Abstract 6209: Cross-sectional and Longitudinal Association of Cardiorespiratory Fitness with F2 Isoprostanes: CARDIA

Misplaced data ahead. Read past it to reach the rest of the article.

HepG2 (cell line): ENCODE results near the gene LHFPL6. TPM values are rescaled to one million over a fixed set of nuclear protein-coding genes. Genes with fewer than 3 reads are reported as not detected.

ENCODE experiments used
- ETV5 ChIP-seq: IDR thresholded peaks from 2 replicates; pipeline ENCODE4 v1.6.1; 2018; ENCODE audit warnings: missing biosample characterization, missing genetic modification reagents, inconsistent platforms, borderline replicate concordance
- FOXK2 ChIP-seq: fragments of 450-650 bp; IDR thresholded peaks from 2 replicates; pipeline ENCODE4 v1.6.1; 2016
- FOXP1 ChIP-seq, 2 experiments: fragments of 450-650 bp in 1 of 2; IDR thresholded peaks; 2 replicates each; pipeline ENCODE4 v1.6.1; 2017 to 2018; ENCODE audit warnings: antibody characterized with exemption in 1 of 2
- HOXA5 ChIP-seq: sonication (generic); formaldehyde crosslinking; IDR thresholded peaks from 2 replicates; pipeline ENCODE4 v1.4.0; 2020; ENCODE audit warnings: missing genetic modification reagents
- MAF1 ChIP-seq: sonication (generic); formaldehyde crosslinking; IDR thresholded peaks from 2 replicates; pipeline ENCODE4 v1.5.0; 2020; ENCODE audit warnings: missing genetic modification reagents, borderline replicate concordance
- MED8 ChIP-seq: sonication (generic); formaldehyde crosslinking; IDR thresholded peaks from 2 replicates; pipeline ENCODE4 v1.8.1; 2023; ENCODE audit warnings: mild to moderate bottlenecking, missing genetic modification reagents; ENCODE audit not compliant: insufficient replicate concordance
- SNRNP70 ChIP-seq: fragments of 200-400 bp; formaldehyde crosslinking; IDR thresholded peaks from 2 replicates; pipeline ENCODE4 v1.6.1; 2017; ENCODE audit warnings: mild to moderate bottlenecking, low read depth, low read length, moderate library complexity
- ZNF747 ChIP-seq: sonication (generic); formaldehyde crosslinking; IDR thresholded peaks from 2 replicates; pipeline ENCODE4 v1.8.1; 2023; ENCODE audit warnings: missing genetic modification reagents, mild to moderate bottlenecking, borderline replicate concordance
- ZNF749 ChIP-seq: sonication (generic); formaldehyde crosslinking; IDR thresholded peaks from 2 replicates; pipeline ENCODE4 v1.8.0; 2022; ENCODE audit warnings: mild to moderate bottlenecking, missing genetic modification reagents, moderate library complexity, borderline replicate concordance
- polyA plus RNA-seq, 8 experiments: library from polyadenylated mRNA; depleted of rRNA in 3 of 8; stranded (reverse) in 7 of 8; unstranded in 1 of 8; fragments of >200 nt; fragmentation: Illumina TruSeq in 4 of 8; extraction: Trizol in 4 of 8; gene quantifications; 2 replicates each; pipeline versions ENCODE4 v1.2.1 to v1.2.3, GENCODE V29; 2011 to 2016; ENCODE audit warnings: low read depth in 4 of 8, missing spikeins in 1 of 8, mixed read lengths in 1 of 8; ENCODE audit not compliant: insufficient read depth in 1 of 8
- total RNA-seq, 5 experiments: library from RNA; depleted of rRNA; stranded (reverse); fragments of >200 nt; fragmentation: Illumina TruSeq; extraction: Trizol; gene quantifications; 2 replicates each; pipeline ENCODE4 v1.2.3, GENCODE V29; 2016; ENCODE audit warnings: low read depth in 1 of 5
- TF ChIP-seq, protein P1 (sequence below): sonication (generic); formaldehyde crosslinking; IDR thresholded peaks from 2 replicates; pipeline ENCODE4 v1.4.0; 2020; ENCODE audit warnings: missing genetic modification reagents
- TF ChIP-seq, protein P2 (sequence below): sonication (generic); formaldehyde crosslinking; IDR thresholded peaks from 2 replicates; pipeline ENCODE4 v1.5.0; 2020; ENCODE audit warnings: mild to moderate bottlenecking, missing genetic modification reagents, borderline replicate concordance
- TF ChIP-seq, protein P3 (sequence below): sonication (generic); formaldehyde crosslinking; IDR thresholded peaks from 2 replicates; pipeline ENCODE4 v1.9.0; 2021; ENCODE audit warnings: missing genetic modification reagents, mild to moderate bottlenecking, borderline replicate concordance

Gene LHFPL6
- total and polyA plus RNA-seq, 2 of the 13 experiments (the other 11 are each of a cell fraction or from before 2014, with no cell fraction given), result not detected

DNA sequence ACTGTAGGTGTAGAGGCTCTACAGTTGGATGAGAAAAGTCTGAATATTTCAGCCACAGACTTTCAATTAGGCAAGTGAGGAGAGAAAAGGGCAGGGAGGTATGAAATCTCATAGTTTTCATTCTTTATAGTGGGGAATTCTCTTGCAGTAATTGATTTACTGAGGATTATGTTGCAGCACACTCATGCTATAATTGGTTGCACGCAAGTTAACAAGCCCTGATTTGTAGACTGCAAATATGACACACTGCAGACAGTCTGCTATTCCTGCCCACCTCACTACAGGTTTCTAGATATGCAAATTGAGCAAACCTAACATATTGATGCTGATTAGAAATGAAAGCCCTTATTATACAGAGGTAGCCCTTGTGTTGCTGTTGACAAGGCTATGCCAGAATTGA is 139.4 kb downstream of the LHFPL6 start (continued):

Cardiorespiratory fitness (CRF) is inversely associated with cardiovascular disease (CVD) through a number of established and emerging mechanisms. Clinical studies report less oxidative damage with higher levels of physical activity; thus, oxidative stress is a plausible mechanism in the pathway between CRF and CVD. We investigated whether CRF and its changes in the preceding 20 years were each inversely associated with F2-isoprostanes (ISOP), a marker of oxidative stress, measured concurrently with the later CRF measure. Coronary Artery Risk Development in Young Adults (CARDIA) Study participants had ISOP measured by gas chromatography in 2005–06 (men=995, women=916). At the baseline (1985–86) and Year 20 (2005–06) exams, participants underwent symptom-limited graded exercise treadmill testing (GXT) using a modified Balke protocol. GXT duration (minutes) was our primary marker of fitness. Percentage of change in fitness over 20 years is defined as: (baseline GXT duration - Year 20 duration)/baseline duration. Covariates were measured at year 20. At Year 20, mean ISOP was 49.2 ng/L (SD=19.5) in men and 66.5 ng/L (SD=38.2) in women. Mean Year 20 GXT duration was 8.6 (SD=2.4) min in men and 6.1 (SD=2.4) min in women; year 20 CRF was 19% (SD=29) and 16% (SD=33) lower (% of baseline CRF) in men and women, respectively. CRF at year 20 and 20-year change in CRF were both inversely associated with ISOP in men and women (Table⇓) following adjustment for BMI and other CVD risk factors. CRF and increases in CRF over 20 years were inversely associated with ISOP in men and women independent of BMI and other established CVD risk factors. Future studies should test whether oxidative stress falls in the causal pathway between CRF and CVD morbidity and mortality.